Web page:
1. Collagen – a complex protein containing 19 amino acids (the three main ones being proline, glycine, and hydroxyproline) that benefit joints, skin, hair, digestive tract, cellular communication, cardiovascular health, and immune response
  2. Gelatin – broken down collagen, also called hydrolyzed collagen, with similar benefits of collagen since it contains the same amino acids; easier to digest than collagen
  3. Amino Acids – building blocks of protein and essential for strong bones, muscles, skin, and tissues; they also are necessary for hormone health and functioning neurotransmitters
  4. Minerals – essential for our body’s bone, muscle, heart and brain function; minerals also help make hormones and enzymes

 How To Make Easy Crockpot Bone Broth

The beautiful thing about bone broth is that it is truly simple to make. There are a few things to note though…

* Chicken bone broth can usually be cooked for a shorter amount of time than beef bone broth. Chicken bones are less dense and thinner than beef bones and therefore the nutrients from the bones are released more quickly. Chicken bone broth should be simmered for about 18- 24 hours and beef bone broth should simmer for 24-36 hours. Keep in mind that simmering it for longer will yield more nutrient-rich broth.

grass-fed beef marrow bones

* Blanch and roast bones first (if starting with raw bones). If you are using bones from meat you have already roasted then you are good to go! However, if you are just starting your bone broth from raw bones then please, please, please remember to first blanch the bones for 20 minutes in boiling water. The point of blanching the bones is to remove any nasty impurities like blood, feathers, or hair. Skipping this step could lead to a funky tasting broth.

After blanching, place the bones on a parchment paper lined roasting pan and roast the bones at 425°F for about 30 minutes. You want the bones to darken but not burn any residual meat. This will give flavor and heartiness to your bone broth while also releasing the nutrients.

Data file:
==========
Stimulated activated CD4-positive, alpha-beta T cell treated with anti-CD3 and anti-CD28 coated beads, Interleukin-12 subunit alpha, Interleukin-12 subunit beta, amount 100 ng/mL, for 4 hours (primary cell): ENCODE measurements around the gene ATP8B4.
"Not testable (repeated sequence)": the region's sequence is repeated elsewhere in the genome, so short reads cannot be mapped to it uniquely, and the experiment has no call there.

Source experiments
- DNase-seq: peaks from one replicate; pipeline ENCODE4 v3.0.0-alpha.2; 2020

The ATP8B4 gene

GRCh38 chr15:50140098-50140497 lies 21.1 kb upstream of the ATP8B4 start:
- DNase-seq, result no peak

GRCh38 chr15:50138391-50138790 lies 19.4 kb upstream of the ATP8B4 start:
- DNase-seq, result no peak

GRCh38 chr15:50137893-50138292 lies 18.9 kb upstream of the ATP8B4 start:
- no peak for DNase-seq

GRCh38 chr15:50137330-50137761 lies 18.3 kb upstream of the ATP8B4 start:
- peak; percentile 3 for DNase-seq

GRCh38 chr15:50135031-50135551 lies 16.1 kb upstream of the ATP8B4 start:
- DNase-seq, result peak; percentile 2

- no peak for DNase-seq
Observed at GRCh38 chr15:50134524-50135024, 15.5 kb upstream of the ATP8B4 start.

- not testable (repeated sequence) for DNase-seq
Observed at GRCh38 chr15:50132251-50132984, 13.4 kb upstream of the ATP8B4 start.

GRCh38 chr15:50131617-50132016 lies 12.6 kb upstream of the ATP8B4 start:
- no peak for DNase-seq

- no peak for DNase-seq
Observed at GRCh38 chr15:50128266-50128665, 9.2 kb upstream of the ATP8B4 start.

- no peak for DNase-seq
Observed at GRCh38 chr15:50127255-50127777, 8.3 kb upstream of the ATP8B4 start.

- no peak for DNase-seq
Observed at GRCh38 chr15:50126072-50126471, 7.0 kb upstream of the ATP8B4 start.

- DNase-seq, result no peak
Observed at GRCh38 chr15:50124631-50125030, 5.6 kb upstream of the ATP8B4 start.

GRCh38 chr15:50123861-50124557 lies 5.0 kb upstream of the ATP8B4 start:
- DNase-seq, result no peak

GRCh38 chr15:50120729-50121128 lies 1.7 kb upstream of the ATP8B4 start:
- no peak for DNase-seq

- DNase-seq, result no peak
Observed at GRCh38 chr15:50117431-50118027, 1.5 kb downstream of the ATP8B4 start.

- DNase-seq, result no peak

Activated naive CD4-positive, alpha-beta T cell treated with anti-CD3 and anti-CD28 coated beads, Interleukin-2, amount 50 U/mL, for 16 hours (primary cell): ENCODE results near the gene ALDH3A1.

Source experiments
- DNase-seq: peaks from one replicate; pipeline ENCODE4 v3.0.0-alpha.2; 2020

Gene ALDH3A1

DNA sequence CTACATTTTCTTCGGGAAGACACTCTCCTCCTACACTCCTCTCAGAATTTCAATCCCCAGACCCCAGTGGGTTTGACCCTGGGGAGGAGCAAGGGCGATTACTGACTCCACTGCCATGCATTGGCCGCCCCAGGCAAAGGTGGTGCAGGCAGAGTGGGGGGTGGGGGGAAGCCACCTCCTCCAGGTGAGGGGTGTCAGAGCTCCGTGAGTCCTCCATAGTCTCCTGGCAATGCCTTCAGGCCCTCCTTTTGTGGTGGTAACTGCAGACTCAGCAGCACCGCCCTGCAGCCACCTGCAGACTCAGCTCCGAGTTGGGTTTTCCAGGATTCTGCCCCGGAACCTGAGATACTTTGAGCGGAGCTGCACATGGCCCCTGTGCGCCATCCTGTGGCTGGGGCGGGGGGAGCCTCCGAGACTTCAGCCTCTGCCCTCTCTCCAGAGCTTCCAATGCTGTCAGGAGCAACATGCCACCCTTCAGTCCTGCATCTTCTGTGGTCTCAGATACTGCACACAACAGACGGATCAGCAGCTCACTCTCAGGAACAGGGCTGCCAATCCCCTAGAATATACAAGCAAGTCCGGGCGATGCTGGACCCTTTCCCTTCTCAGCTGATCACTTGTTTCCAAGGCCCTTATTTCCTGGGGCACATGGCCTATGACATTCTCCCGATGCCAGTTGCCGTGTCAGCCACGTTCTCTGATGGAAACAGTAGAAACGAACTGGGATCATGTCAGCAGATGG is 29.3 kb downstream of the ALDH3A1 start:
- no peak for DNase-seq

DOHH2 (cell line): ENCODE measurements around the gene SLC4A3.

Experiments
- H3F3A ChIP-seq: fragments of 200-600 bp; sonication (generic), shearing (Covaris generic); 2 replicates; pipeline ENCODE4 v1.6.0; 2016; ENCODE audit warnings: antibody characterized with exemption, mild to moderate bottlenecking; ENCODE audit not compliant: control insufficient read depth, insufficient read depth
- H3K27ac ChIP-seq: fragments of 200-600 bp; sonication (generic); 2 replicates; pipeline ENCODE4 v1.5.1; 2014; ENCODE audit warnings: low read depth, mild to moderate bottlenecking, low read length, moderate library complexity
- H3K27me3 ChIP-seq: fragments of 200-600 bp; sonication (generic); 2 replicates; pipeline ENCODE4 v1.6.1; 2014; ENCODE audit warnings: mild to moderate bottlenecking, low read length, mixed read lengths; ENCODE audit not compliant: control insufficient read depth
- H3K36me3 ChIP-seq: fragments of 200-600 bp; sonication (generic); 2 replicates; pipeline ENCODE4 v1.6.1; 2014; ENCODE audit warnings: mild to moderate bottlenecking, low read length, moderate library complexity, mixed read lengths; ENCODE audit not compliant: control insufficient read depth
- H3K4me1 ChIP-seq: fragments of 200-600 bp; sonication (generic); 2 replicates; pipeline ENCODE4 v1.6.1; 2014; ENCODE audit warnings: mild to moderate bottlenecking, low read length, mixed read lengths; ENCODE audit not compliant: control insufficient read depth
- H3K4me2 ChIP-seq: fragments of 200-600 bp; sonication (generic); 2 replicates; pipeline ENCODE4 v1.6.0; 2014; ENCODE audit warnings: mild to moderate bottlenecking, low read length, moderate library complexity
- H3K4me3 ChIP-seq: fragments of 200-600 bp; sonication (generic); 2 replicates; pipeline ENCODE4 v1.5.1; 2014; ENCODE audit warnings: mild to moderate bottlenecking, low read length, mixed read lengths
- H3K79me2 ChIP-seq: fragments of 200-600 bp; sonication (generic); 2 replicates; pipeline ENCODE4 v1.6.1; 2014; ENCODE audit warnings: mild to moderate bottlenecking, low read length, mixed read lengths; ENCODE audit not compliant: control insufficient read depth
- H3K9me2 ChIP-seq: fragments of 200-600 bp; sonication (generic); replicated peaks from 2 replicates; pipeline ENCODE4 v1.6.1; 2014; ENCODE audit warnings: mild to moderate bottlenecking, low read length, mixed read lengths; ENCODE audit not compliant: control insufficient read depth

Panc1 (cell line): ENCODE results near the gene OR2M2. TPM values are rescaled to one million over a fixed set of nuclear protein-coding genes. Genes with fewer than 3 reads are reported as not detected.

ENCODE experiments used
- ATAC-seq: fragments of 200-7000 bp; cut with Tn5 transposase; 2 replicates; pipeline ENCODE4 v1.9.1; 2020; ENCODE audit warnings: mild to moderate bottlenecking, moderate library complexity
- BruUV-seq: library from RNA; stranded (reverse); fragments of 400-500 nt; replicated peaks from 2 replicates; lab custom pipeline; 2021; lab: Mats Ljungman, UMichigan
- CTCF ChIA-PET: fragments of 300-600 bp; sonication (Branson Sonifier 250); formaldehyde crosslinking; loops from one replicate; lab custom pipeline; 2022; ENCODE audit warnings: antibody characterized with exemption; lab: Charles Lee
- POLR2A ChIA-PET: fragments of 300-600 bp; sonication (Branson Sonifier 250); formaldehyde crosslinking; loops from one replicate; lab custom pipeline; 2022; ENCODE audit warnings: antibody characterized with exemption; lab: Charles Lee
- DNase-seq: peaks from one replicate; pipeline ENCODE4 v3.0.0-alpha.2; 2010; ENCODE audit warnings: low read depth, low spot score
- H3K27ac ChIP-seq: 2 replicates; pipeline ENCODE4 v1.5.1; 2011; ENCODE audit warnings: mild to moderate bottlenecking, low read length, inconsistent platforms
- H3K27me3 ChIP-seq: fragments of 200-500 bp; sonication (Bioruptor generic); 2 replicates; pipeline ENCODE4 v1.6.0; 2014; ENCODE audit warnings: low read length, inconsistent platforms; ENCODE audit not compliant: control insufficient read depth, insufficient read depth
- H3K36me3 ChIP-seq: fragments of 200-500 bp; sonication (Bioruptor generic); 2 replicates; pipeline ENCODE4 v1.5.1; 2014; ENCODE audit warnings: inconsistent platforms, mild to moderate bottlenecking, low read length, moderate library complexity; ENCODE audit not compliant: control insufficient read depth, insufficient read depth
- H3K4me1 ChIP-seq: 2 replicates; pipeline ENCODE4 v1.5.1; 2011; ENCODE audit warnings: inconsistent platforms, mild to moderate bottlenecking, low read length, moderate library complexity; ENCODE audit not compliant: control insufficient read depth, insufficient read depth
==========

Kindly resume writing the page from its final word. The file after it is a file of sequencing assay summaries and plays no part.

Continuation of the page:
* Include all organ meat, feet, neck, hocks, hooves, knuckles…you get the point! Adding these part of the animal help give your bone broth much more gelatin which, as discussed above, has a multitude of health benefits that you get from a hearty bone broth.

Bone Broth Directions:

  1. When your bones are ready for broth either by cooking them with the meat on for a previous meal or by blanching and roasting them, place them in a crock pot.
  2. Add clean veggies such as carrots, onions, celery and garlic. You can also use the skins of the veggies to add more flavor as they will be strained out at the end. This is a lovely way to use veggie scraps! I place a container in my freezer and each time I slice onions, peel carrots, crush garlic, or chop celery, I throw the scraps in the container to save for my bone broth.
  3. Add herbs and spices such as peppercorns, rosemary and sage if desired. (optional)
  4. Add a lemon or tablespoon of apple cider vinegar to help pull out the nutrients from the bones.
  5. Cover everything with filtered water.
  6. Cook in the crock pot on low for 12- 36 hours depending on types of bones and personal preference (the longer the better).
  7. When finished, cool slowly and strain out the bones and veggies. Pour into glass jars and use or freeze for up to 6 months (leave an inch at the top so the glass doesn’t break).

Conclusion

Bone Broth is:

  • A beautiful way to eat like our ancestors, honoring the whole animal by using each part
  • Nutrient dense
  • Bioavailable
  • Pro-metabolic
  • Very simple to make
  • Easy to store
  • Delicious to drink

As always, I’d love to hear from you. Let me know about your bone broth creation. What are your favorite veggies and spices to add? Drop me a comment below and…

Can’t wait to see you In The Kitchen With Me!